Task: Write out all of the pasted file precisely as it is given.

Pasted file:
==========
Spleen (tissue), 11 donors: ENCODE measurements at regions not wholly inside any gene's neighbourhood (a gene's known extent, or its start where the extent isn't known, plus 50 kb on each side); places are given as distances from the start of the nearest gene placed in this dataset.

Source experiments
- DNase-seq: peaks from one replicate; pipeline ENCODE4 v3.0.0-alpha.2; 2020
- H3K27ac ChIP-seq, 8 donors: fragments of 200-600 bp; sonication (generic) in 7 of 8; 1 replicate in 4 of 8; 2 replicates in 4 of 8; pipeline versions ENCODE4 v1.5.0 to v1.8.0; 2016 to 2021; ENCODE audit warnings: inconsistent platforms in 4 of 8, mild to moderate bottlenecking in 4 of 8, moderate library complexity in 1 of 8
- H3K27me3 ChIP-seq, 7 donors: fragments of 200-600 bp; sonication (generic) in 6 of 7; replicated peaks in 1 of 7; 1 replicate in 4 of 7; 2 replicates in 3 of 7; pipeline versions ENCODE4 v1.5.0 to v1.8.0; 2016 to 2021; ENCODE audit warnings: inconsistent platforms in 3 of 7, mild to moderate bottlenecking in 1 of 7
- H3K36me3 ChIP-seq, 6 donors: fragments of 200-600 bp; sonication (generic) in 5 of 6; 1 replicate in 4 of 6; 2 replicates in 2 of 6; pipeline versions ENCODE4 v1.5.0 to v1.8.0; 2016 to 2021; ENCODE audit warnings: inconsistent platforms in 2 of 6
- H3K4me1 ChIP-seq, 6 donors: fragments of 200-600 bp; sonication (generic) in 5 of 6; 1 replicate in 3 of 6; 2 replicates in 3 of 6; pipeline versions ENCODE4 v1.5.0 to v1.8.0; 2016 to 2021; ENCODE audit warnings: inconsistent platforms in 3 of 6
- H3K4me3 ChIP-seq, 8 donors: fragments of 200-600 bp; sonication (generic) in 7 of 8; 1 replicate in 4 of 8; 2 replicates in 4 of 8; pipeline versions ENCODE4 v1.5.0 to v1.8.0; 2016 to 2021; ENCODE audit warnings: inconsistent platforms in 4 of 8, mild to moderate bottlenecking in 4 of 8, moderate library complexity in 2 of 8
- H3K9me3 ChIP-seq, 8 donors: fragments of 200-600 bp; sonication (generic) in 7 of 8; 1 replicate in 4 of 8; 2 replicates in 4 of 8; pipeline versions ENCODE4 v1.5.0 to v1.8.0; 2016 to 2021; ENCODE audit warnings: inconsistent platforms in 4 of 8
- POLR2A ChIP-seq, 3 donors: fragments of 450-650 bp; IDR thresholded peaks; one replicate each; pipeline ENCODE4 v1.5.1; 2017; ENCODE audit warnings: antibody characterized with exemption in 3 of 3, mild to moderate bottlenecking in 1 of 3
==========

Spleen (tissue), 11 donors: ENCODE measurements at regions not wholly inside any gene's neighbourhood (a gene's known extent, or its start where the extent isn't known, plus 50 kb on each side); places are given as distances from the start of the nearest gene placed in this dataset.

Source experiments
- DNase-seq: peaks from one replicate; pipeline ENCODE4 v3.0.0-alpha.2; 2020
- H3K27ac ChIP-seq, 8 donors: fragments of 200-600 bp; sonication (generic) in 7 of 8; 1 replicate in 4 of 8; 2 replicates in 4 of 8; pipeline versions ENCODE4 v1.5.0 to v1.8.0; 2016 to 2021; ENCODE audit warnings: inconsistent platforms in 4 of 8, mild to moderate bottlenecking in 4 of 8, moderate library complexity in 1 of 8
- H3K27me3 ChIP-seq, 7 donors: fragments of 200-600 bp; sonication (generic) in 6 of 7; replicated peaks in 1 of 7; 1 replicate in 4 of 7; 2 replicates in 3 of 7; pipeline versions ENCODE4 v1.5.0 to v1.8.0; 2016 to 2021; ENCODE audit warnings: inconsistent platforms in 3 of 7, mild to moderate bottlenecking in 1 of 7
- H3K36me3 ChIP-seq, 6 donors: fragments of 200-600 bp; sonication (generic) in 5 of 6; 1 replicate in 4 of 6; 2 replicates in 2 of 6; pipeline versions ENCODE4 v1.5.0 to v1.8.0; 2016 to 2021; ENCODE audit warnings: inconsistent platforms in 2 of 6
- H3K4me1 ChIP-seq, 6 donors: fragments of 200-600 bp; sonication (generic) in 5 of 6; 1 replicate in 3 of 6; 2 replicates in 3 of 6; pipeline versions ENCODE4 v1.5.0 to v1.8.0; 2016 to 2021; ENCODE audit warnings: inconsistent platforms in 3 of 6
- H3K4me3 ChIP-seq, 8 donors: fragments of 200-600 bp; sonication (generic) in 7 of 8; 1 replicate in 4 of 8; 2 replicates in 4 of 8; pipeline versions ENCODE4 v1.5.0 to v1.8.0; 2016 to 2021; ENCODE audit warnings: inconsistent platforms in 4 of 8, mild to moderate bottlenecking in 4 of 8, moderate library complexity in 2 of 8
- H3K9me3 ChIP-seq, 8 donors: fragments of 200-600 bp; sonication (generic) in 7 of 8; 1 replicate in 4 of 8; 2 replicates in 4 of 8; pipeline versions ENCODE4 v1.5.0 to v1.8.0; 2016 to 2021; ENCODE audit warnings: inconsistent platforms in 4 of 8
- POLR2A ChIP-seq, 3 donors: fragments of 450-650 bp; IDR thresholded peaks; one replicate each; pipeline ENCODE4 v1.5.1; 2017; ENCODE audit warnings: antibody characterized with exemption in 3 of 3, mild to moderate bottlenecking in 1 of 3